Slashing £20-a-week from Universal Credit would plunge 720,000 people in working or disabled households into poverty, research warns today.
Six million families are anxiously waiting to hear if they will be stripped of a £1,040-a-year lifeline when Chancellor Rishi Sunak delivers his Budget next month.
The Government announced a temporary hike in its flagship welfare payment last March to help hard-up households battle the coronavirus crisis.
The move costs the Treasury more than £6billion annually and is due to be axed at the end of next month.
Mr Sunak is under mounting pressure to extend the rise beyond April when he announces tax and spending plans on March 3.
A study by the Labour-leaning Fabian Society think tank found 95% of the people who would fall into poverty if the cut goes ahead are in households where someone is working or disabled.
Its ‘Who Loses?’ report, published today, says the planned reduction “raises fundamental questions of justice”.
Households with a disabled adult will be hit by 57% of the cuts, worth £3.7bn a year; families with children will be hit by half the cuts, worth £3.2bn per year; and households where someone is a carer will be hit by 12% of the cuts – worth £700m annually, it warns.
Fabians general secretary Andrew Harrop said: “If ministers cut Universal Credit this April they will overwhelmingly punish working families and disabled people.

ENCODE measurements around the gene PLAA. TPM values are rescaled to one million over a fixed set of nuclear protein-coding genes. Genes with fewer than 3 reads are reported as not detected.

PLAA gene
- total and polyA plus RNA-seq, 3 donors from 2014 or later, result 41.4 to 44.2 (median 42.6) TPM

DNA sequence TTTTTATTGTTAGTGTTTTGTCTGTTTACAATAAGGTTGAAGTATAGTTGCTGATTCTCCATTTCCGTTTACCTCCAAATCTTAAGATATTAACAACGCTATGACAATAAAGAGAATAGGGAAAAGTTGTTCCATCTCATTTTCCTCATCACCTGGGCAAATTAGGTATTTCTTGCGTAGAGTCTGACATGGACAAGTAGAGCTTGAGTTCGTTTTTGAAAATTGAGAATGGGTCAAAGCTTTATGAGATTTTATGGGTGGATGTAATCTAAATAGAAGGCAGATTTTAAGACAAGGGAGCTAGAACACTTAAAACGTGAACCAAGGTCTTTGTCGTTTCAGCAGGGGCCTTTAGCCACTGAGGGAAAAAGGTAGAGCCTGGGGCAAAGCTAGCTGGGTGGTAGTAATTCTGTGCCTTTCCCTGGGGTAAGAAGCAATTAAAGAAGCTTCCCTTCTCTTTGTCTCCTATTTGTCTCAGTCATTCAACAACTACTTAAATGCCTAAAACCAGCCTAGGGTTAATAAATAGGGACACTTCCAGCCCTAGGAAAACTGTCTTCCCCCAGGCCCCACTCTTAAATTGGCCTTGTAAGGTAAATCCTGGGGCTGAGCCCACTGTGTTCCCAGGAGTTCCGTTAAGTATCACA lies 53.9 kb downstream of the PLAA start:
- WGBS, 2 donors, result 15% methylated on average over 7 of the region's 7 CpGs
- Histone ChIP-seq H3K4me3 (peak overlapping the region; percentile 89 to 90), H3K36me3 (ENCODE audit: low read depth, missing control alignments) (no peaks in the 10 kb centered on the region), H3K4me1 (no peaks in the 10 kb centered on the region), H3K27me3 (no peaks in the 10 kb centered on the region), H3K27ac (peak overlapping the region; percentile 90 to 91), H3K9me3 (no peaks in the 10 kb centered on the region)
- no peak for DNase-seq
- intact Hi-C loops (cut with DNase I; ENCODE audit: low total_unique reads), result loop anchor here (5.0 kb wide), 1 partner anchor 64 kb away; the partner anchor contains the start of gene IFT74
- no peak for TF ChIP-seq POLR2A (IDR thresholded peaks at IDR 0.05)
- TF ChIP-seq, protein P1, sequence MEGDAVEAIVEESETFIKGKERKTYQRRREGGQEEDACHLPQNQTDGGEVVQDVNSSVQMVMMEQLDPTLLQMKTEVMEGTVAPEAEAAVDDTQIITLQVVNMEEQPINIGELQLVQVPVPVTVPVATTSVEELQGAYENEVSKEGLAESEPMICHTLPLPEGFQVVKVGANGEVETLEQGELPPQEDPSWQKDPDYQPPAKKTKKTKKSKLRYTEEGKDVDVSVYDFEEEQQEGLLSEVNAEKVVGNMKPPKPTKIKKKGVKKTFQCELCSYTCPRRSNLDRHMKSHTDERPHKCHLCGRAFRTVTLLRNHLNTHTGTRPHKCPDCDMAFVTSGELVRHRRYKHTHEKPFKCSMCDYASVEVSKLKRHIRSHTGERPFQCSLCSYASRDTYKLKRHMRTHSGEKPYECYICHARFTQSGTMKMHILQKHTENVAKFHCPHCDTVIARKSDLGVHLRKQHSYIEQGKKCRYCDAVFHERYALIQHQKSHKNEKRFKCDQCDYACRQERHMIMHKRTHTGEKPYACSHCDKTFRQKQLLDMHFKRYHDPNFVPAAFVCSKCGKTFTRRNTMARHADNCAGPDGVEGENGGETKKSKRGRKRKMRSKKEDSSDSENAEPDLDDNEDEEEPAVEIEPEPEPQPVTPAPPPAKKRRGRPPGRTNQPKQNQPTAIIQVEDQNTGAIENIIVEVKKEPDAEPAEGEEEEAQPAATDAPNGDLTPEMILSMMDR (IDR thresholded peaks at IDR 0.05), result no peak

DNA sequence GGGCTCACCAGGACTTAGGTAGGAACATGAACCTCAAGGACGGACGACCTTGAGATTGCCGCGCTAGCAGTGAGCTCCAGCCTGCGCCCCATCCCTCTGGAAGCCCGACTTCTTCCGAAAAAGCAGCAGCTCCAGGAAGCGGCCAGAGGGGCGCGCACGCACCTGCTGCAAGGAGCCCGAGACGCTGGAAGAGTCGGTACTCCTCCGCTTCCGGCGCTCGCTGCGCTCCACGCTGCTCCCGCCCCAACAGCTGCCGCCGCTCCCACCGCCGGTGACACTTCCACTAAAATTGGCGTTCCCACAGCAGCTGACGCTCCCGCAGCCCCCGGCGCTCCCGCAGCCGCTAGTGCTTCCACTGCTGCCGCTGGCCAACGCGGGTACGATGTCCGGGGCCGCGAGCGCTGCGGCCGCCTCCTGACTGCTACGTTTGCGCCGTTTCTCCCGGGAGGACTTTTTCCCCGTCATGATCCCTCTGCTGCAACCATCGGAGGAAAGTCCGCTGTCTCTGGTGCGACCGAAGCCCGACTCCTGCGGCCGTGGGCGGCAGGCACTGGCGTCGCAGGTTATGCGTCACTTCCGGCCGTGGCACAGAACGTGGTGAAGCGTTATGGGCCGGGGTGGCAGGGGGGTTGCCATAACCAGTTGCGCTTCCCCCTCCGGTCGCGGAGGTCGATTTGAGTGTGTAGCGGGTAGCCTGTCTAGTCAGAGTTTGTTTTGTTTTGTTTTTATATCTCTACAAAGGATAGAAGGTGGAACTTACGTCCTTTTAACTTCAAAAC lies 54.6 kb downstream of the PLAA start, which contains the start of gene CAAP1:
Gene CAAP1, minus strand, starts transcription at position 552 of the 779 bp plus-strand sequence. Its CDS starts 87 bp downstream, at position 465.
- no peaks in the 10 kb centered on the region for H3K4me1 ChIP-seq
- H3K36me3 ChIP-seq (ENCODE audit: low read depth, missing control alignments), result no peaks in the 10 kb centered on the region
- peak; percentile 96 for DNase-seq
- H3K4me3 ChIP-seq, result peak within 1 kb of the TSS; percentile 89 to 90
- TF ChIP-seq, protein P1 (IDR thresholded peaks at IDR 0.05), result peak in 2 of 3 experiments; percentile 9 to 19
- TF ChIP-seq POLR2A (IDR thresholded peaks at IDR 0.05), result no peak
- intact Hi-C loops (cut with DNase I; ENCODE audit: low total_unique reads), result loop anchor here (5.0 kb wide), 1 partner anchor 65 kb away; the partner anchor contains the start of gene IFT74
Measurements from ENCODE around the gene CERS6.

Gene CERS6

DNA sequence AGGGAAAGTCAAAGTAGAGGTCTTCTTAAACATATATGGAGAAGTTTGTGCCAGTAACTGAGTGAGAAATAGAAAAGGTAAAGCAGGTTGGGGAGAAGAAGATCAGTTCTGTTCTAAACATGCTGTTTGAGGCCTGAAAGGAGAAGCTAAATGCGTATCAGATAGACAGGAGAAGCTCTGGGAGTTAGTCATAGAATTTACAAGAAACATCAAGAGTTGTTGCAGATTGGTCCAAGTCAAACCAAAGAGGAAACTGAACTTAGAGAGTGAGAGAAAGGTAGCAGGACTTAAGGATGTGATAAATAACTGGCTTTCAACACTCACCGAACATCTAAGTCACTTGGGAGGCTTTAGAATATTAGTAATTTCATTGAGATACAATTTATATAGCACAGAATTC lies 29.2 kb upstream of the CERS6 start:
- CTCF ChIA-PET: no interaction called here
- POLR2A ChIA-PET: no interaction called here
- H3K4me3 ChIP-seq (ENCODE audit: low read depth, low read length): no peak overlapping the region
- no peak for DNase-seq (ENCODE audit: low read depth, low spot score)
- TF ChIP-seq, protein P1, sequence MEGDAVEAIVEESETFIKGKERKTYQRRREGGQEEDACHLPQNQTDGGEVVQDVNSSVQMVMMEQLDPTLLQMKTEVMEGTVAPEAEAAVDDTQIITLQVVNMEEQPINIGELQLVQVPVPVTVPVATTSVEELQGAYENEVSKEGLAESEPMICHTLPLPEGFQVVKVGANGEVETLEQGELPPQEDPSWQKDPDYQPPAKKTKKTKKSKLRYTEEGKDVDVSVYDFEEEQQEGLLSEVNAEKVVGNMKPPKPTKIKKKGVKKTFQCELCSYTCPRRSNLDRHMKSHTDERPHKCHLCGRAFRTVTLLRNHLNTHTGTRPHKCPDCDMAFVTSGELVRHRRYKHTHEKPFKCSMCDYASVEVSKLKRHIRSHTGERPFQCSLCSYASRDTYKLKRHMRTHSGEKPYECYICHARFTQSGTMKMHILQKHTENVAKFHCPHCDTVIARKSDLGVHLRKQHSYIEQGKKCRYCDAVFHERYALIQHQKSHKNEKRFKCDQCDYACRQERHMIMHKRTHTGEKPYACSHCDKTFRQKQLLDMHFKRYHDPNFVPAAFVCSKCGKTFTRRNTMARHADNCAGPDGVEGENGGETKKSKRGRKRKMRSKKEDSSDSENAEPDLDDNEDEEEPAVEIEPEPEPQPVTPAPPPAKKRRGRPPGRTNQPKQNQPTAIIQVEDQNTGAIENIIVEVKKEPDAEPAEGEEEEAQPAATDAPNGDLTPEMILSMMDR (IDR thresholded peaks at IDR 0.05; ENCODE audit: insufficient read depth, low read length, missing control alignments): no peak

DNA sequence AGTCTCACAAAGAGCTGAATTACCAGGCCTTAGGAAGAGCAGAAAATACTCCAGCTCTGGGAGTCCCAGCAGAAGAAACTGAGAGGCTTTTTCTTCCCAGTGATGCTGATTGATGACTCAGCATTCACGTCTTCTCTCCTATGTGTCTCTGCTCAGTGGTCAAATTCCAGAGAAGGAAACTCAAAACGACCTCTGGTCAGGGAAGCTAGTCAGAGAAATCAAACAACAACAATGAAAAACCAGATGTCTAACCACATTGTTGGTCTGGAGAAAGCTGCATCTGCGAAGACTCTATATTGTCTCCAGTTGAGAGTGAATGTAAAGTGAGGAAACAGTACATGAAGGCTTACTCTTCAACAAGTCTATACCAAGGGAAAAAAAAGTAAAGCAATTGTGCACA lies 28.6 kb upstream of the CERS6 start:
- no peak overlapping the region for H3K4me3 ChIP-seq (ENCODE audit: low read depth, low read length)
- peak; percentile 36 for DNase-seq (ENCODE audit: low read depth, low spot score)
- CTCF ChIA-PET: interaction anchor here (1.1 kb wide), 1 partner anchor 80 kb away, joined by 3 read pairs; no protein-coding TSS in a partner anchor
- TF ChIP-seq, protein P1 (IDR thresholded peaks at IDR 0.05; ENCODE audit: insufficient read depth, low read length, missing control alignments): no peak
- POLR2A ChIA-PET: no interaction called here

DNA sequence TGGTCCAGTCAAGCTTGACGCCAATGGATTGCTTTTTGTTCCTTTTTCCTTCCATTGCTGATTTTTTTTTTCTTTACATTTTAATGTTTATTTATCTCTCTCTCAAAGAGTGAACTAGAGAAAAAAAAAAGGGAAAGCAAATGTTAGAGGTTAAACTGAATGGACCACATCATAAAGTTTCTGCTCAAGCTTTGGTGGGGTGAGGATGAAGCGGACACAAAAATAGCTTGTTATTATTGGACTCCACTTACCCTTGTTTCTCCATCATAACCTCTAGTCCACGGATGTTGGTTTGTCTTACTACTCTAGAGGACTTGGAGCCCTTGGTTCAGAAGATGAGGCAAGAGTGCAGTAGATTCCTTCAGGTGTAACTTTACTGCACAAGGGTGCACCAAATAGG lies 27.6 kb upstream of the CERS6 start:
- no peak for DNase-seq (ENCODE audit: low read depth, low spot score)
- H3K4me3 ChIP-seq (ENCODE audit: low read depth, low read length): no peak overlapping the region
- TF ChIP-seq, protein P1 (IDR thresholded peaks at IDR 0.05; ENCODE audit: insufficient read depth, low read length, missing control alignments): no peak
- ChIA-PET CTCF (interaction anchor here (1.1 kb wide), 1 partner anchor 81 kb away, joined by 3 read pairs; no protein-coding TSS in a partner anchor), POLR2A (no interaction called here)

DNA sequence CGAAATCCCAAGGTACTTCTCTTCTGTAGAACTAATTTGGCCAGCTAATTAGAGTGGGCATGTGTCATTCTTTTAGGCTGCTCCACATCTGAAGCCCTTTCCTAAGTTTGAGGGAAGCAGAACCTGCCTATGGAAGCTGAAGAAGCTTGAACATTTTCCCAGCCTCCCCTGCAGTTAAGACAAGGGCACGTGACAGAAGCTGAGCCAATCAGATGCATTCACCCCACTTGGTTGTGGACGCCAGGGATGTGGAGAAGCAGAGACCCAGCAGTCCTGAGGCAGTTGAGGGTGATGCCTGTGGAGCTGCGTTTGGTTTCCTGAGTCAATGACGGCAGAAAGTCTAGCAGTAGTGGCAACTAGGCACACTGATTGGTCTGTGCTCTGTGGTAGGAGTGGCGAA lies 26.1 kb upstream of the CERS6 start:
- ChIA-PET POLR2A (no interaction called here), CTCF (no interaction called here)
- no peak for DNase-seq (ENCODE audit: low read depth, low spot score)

“People in these groups have shown huge resilience during the pandemic and have done nothing to deserve this.”
He added: “Some politicians like to pretend that social security is just for the work shy.
“But the reality is that millions of working households need benefits and tax credits to make ends meet, as do disabled people who are out of work through no fault of their own.”
The report was backed by the Standard Life Foundation, whose chief executive Mubin Haq said axing the temporary rise “will be a blow to many who rely on it”.
He warned: “Last year’s uplift to Universal Credit has been an essential lifeline for millions of families with no or low earnings through 2020.
“Even with the £20 increase, many are struggling; without it, more will face hardship.
“Our safety net needs strengthening, not further erosion.”
Shadow Work and Pensions Secretary Jonathan Reynolds said: “Government incompetence has left Britain with the worst economic crisis of any major economy, yet they want families to pay the price for their failure.
“Working and disabled households are really struggling and child poverty is rising but the Conservatives response has been to slash support in the midst of a crisis.
:”Rishi Sunak must offer certainty to families now and secure our economy by cancelling his cut to Universal Credit, which will take £20 a week from millions of families.”
The Mirror told on Monday how stripping families of the £20-a-week rise will plunge 420,000 children into poverty, according to a briefing note drawn-up by Labour MP Emma Lewell-Buck and the Feeding Britain charity.
The Chancellor is expected to use the Budget to say whether the UC rise will be extended.
The Prime Minister’s press secretary Allegra Stratton said last month: “We know it runs out at the end of March, we know that households want to know what is coming next and he is going to come forward with more information shortly.”
A Government spokesman said: “We are committed to supporting the lowest-paid families and those most in need through the pandemic, which is why we’re spending hundreds of billions to safeguard jobs, boosting welfare support by billions and have introduced the £170m Covid Winter Grant Scheme to help children and families stay warm and well-fed during the coldest months.”